This falls foul of both Canadian and Dutch privacy law, which states that personal data may only be retained for as long as it is required for the fulfillment of a certain service.

“Both users and non-users should have control over their personal data and users must be able to freely decide what contact details they wish to share with WhatsApp,” Johnstamm remarked.

“Our investigation has led to WhatsApp making and committing to make further changes in order to better protect users’ personal information,” Canadian Privacy Commissioner Jennifer Stoddart said in a statement.

While in breach of Dutch law, and though the Netherlands is a member of the European Union bloc of 27 member states, the mobile app is not thought to have breached wider European data protection law.

The Dutch authority will examine the California-based developer’s case in a “second phase” in which “further enforcement actions” may be enacted, including sanctions. While the Canadian authority does not have order-making powers, it will keep a close eye on the company.

Get your personal as well as office laptops encrypted by Alertsec

Unencrypted laptops present a major risk of data loss. 80% of information theft is due to lost or stolen laptops and other equipment. About 50% of network intrusions are performed with credentials gathered from lost or stolen devices. The penalties for a data breach are severe not only in terms of the monetary fines imposed on the organization, but also the potential loss of trust from customers and suppliers. Encryption software greatly enhances the security of your organization’s data as the information is not compromised if a laptop is lost or stolen.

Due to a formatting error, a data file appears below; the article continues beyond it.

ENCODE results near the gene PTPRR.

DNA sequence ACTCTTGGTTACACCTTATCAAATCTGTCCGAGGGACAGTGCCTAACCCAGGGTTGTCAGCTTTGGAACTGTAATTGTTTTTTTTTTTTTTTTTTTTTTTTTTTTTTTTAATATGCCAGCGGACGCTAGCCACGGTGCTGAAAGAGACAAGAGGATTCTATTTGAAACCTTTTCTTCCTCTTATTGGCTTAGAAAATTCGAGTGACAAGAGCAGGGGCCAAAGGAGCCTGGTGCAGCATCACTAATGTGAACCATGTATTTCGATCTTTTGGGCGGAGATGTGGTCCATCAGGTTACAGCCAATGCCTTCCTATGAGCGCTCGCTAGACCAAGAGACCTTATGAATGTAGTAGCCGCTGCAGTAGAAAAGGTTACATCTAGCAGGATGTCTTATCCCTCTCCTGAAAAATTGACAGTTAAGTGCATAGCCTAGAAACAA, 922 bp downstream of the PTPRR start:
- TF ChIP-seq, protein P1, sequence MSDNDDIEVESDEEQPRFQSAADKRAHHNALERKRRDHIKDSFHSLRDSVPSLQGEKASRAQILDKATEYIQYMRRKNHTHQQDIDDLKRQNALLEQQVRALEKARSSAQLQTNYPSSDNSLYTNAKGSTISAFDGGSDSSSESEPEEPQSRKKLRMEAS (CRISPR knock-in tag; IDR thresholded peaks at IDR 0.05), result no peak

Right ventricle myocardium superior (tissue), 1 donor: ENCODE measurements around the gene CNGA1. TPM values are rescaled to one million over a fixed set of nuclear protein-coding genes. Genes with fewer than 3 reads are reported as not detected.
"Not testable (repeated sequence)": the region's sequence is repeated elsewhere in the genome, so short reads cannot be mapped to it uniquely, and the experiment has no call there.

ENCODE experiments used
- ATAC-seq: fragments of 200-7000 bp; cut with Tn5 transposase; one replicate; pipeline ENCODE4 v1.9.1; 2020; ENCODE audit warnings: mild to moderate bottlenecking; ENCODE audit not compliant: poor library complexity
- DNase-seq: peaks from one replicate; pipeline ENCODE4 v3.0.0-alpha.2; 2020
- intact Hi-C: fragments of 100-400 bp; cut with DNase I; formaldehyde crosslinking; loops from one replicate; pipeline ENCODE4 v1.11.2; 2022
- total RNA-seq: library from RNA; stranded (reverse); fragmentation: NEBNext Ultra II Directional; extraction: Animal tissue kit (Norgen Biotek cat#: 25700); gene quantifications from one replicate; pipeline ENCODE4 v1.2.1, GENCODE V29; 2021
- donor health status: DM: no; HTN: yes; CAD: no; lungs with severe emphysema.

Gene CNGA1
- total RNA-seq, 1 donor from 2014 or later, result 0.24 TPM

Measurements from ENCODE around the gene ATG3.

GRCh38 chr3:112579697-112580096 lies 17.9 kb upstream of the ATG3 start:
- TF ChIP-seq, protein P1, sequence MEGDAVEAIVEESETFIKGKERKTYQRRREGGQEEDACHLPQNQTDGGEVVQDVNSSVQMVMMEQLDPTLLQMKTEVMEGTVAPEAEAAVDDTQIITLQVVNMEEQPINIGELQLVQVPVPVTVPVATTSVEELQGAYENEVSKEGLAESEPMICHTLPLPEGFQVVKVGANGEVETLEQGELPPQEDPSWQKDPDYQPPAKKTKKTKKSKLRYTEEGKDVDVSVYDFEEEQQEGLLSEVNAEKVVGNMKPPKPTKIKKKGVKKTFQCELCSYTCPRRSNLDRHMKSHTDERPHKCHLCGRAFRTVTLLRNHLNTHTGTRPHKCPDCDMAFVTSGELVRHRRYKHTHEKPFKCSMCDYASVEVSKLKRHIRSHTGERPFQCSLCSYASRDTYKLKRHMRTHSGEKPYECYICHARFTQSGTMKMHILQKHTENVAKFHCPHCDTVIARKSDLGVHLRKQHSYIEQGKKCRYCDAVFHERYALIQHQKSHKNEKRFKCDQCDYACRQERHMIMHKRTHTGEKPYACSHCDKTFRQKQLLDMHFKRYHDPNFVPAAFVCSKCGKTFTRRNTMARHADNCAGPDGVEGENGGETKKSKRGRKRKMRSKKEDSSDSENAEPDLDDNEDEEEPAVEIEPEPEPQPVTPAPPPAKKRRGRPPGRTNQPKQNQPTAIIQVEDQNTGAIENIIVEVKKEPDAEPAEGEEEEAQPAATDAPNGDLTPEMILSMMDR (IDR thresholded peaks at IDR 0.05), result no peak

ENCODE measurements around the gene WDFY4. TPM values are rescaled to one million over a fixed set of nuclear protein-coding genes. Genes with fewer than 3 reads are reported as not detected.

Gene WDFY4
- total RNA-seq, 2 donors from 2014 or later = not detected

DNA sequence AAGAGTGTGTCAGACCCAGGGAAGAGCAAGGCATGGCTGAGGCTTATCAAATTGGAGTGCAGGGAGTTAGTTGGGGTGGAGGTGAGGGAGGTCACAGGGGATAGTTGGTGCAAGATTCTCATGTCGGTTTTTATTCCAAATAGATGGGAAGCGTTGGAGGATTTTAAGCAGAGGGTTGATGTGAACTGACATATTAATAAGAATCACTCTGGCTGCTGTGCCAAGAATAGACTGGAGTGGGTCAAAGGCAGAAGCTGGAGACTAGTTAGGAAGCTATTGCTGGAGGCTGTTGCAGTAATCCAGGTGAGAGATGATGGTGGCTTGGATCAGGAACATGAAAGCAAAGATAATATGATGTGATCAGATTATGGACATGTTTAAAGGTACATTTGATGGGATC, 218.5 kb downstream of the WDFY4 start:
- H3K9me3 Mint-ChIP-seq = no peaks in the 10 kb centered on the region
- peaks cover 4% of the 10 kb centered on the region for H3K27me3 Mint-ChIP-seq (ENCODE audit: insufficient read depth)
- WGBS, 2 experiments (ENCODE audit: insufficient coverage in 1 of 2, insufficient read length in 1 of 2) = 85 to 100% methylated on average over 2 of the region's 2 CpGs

Alertsec Xpress is the full disk encryption service that delivers a mobile data protection system for all information stored on laptops used throughout your organization.

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Internet, social media least trusted industries for privacy

January 15th, 2013

Internet and social media ranked at the bottom on a list of the most trusted industries for privacy, according to the Ponemon Institute.

Released yesterday, Ponemon’s “2012 Most Trusted Companies for Privacy” was compiled from a survey of U.S. adults asked to name the five companies they trust the most to protect the privacy of their personal information.

Based on more than 6,700 responses, the Top 20 list did not include several tech players that had been on it in past years.

Apple failed to make the list for the first time in four years. Google, Best Buy, Facebook, Yahoo, Dell, and AOL also were gone from the Top 20 after scoring good or decent grades in the past.